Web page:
Tuesday, February 14, 2012

Happy Valentine's Day!

Barbra Streisand Diana Ross
Dolly Parton Alison Moyet
Clockwise: Barbra Streisand, Diana Ross, Alison Moyet, and Dolly Parton.

Valentine's Day is a made-up holiday made popular by greeting card companies eager to sell their wares to the unsuspecting public. We do, after all, live in a world obsessed with love in all it's forms, be it sweet and romantic, or hot and sexually charged. It has all been chronicle in music, in movies, in plays and all forms of art. And one day each year, the world of business celebrates their opportunity to take advantage of it all, and call it Valentine's Day. However, I would prefer to look at how music thinks about love, and so I shall start with some of the diva singers, and pull some songs from 4 different decades. Who better to begin with than Barbra Streisand? I found a video of her singing a song written by Sammy Cahn and Jimmy Van Heusen, Love Is A Bore. It appeared on her 1964 album People. It was the first of Barbra's albums to go to #1, and the first to be certified Platinum in sales. The song celebrates love with a slightly jaded eye, with a tongue-in-cheek approach. This was recorded in 1967, at her live concert in Central Park.

You can find Love Is A Bore and the album People on iTunes and Amazon.

The next song is a 1991 release from the great Diana Ross. When You Tell Me That You Love Me was written by Albert Hammond and John Bettis, and is a classic approach to the love song, unlike the previous song. This explains how love lifts us up, and makes us better people. And, of course, we all know that if you want a singer to lift up a song, make it be The Boss...

You can find When You Tell Me That You Love Me and the album The Force Behind The Power on iTunes and Amazon.

Now, we've covered Pop, R&B and soul, so it seems like time to take a look at Country, and the biggest diva on just so many levels is Miss Dolly Parton. While it might be easy to bring out her song I Will Always Love You, and have the late Whitney Houston sing it, I think I will instead visit a different song, and one I have always loved. In 1974, Dolly released the single Love Is Like A Butterfly, off an album of the same name. There is a sweetness in the feeling, and a complexity in the music that I just love. It was Parton's fourth solo single to reach #1 on the Billboard Country chart.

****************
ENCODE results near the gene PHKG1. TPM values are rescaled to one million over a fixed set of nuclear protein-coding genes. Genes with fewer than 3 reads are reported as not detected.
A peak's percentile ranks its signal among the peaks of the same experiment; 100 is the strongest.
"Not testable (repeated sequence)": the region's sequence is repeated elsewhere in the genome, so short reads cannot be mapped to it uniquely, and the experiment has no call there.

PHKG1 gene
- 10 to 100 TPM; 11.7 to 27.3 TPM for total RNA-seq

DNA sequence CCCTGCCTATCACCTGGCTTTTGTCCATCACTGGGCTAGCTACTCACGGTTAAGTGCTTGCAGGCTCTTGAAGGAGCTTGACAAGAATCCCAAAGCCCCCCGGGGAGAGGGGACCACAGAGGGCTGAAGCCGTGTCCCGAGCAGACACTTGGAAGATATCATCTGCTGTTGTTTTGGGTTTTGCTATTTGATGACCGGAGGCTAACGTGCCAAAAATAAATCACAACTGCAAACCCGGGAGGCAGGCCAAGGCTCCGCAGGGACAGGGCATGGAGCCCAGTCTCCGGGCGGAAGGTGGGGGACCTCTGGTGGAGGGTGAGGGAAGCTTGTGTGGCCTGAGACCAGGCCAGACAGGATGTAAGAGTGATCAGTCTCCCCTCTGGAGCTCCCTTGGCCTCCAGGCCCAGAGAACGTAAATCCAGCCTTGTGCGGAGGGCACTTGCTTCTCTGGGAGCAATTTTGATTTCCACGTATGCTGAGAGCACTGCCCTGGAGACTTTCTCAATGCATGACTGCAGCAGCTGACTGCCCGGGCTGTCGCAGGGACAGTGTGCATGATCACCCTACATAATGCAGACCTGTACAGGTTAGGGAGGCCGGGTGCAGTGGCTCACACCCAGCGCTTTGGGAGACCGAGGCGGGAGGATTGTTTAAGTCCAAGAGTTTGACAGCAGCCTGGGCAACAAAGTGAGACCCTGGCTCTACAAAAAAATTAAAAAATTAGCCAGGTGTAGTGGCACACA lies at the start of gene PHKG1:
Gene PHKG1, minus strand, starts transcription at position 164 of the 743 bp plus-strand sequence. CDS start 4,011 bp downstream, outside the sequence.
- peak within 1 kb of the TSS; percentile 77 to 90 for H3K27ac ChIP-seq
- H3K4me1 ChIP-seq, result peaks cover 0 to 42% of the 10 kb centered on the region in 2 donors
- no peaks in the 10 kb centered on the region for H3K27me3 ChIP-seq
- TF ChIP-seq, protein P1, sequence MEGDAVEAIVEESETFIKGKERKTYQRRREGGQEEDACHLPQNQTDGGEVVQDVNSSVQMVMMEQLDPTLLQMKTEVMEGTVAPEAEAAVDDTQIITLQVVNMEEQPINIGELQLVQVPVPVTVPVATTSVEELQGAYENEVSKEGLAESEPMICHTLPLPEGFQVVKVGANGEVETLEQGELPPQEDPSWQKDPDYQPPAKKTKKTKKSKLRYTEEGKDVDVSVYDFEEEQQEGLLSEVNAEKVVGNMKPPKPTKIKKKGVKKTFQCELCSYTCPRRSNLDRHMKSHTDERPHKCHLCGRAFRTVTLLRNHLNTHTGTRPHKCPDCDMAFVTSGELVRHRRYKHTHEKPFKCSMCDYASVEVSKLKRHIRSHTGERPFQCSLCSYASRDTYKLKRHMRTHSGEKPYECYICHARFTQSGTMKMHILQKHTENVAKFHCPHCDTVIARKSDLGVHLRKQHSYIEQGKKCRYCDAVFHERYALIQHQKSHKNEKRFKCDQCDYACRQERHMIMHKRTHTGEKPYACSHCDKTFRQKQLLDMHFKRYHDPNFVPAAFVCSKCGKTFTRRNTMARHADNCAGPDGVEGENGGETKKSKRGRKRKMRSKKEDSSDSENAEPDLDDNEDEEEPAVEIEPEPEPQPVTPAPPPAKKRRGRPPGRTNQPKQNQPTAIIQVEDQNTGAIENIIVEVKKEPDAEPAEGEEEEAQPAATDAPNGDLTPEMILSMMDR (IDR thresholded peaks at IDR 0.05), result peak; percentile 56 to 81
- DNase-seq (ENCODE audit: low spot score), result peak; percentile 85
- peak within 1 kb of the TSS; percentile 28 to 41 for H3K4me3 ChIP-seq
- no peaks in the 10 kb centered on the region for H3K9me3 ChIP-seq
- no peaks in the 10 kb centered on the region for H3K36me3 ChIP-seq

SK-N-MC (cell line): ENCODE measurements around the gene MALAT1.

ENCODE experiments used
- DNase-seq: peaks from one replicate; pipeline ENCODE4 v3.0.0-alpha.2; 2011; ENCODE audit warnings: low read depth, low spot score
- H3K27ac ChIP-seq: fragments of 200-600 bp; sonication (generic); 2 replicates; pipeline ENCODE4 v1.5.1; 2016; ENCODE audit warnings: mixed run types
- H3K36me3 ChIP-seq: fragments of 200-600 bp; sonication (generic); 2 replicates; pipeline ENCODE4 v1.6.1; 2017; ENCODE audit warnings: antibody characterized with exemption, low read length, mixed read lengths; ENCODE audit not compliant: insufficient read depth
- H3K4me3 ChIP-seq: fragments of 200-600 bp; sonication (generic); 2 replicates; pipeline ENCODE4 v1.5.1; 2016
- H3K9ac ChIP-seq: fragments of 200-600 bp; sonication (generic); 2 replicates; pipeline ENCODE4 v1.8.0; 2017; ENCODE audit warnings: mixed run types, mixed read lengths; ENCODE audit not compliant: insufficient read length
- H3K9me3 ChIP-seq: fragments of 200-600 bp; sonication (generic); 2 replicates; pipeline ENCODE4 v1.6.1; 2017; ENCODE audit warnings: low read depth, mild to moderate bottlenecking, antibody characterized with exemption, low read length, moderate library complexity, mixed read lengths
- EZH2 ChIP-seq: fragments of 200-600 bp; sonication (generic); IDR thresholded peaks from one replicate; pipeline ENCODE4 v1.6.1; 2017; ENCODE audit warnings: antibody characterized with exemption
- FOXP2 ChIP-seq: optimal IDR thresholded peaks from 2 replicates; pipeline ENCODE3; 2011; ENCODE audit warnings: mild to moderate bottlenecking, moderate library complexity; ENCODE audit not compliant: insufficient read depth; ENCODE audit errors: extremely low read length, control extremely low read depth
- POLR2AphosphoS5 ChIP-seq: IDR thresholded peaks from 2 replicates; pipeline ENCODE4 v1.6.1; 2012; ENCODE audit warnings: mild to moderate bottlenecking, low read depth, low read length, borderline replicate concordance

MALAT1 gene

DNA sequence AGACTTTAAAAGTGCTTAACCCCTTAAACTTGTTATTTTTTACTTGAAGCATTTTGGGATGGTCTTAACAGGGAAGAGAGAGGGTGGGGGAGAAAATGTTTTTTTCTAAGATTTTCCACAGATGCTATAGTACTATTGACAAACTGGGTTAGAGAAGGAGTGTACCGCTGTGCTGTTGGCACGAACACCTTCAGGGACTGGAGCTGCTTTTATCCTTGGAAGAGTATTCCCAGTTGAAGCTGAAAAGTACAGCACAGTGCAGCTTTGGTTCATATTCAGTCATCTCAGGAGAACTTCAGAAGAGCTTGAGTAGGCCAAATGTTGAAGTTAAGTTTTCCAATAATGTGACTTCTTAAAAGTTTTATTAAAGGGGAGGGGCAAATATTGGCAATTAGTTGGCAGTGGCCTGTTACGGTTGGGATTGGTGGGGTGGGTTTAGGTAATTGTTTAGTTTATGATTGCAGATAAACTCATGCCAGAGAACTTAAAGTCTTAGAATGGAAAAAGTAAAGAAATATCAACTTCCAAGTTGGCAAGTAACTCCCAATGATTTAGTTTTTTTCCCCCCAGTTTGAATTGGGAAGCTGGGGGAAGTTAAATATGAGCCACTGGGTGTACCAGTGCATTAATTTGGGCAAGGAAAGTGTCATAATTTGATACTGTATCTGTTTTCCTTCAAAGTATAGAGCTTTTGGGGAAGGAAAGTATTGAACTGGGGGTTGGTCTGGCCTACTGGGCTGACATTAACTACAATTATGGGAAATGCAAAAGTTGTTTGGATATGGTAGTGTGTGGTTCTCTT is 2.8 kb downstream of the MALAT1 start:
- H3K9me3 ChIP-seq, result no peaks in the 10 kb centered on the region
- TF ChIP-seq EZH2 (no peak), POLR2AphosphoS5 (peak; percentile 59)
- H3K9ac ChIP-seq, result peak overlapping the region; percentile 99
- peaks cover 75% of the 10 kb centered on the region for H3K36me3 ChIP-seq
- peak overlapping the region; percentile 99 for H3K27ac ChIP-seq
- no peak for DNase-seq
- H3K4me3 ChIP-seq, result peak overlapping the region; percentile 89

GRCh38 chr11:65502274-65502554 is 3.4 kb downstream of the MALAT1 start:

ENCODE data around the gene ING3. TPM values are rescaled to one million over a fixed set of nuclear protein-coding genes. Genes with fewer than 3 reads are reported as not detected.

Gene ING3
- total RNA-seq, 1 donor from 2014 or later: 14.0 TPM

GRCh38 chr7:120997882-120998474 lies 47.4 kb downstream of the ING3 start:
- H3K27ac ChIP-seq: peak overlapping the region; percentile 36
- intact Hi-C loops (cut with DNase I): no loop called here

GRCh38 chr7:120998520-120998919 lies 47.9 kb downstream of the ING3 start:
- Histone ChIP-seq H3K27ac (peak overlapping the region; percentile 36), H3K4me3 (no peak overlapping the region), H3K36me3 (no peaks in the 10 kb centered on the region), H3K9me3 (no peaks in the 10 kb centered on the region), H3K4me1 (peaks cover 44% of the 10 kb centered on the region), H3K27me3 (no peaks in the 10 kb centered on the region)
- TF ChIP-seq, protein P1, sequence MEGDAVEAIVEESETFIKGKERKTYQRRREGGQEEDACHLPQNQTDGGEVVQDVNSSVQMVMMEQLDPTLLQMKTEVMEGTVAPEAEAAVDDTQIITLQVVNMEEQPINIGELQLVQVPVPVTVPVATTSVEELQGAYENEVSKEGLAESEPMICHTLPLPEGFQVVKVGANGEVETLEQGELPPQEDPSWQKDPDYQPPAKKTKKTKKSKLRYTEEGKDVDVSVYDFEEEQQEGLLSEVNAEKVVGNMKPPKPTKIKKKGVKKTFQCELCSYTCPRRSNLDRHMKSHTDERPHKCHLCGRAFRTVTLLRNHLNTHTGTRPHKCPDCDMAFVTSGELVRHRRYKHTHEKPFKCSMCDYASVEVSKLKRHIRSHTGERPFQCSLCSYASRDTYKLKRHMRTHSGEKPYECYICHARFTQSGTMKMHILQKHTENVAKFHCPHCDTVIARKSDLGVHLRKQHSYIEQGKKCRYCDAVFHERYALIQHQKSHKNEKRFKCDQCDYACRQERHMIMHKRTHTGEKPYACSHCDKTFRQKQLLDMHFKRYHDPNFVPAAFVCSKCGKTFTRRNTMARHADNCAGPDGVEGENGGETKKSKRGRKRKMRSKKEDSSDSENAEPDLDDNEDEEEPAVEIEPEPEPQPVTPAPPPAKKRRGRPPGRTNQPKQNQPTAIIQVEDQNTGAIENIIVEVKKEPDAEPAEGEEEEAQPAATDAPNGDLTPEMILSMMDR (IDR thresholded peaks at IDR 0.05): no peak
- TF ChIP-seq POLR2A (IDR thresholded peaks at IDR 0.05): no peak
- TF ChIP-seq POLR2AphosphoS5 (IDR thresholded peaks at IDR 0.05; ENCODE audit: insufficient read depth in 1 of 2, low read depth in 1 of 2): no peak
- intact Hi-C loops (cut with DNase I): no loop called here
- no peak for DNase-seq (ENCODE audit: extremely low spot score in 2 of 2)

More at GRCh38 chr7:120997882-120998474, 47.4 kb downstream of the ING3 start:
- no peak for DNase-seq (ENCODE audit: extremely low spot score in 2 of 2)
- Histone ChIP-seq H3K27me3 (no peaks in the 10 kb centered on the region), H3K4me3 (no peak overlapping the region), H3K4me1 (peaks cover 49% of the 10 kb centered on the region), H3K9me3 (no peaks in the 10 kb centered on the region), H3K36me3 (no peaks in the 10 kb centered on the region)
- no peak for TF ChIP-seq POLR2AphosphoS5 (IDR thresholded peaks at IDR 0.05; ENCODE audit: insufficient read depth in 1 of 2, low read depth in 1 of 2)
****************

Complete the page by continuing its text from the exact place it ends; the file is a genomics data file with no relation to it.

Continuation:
You can find the single Love Is Like A Butterfly on iTunes and Amazon.

And that leaves only the 1980s, and if I was going for a diva in the 80s, I move to Alison Moyet. She was a diva for me, from the time I heard her as part of Yaz, to her solo career, which I followed intently. In 1985, Moyet had a non-album single, written by Allan Roberts and Doris Fisher, and sung by Billie Holiday in 1944. She delivered That Ole Devil Called Love with a beauty and simplicity I just love.

You can find That Ole Devil Called Love on iTunes.

So there you have it, four amazing ladies talking about love in four different decades. I'm sure you all have your own favorites from these years, and today it a great day to dust them off and give them a listen. You can listen to these, or make up your own "Valentine" play-list. Just enjoy!


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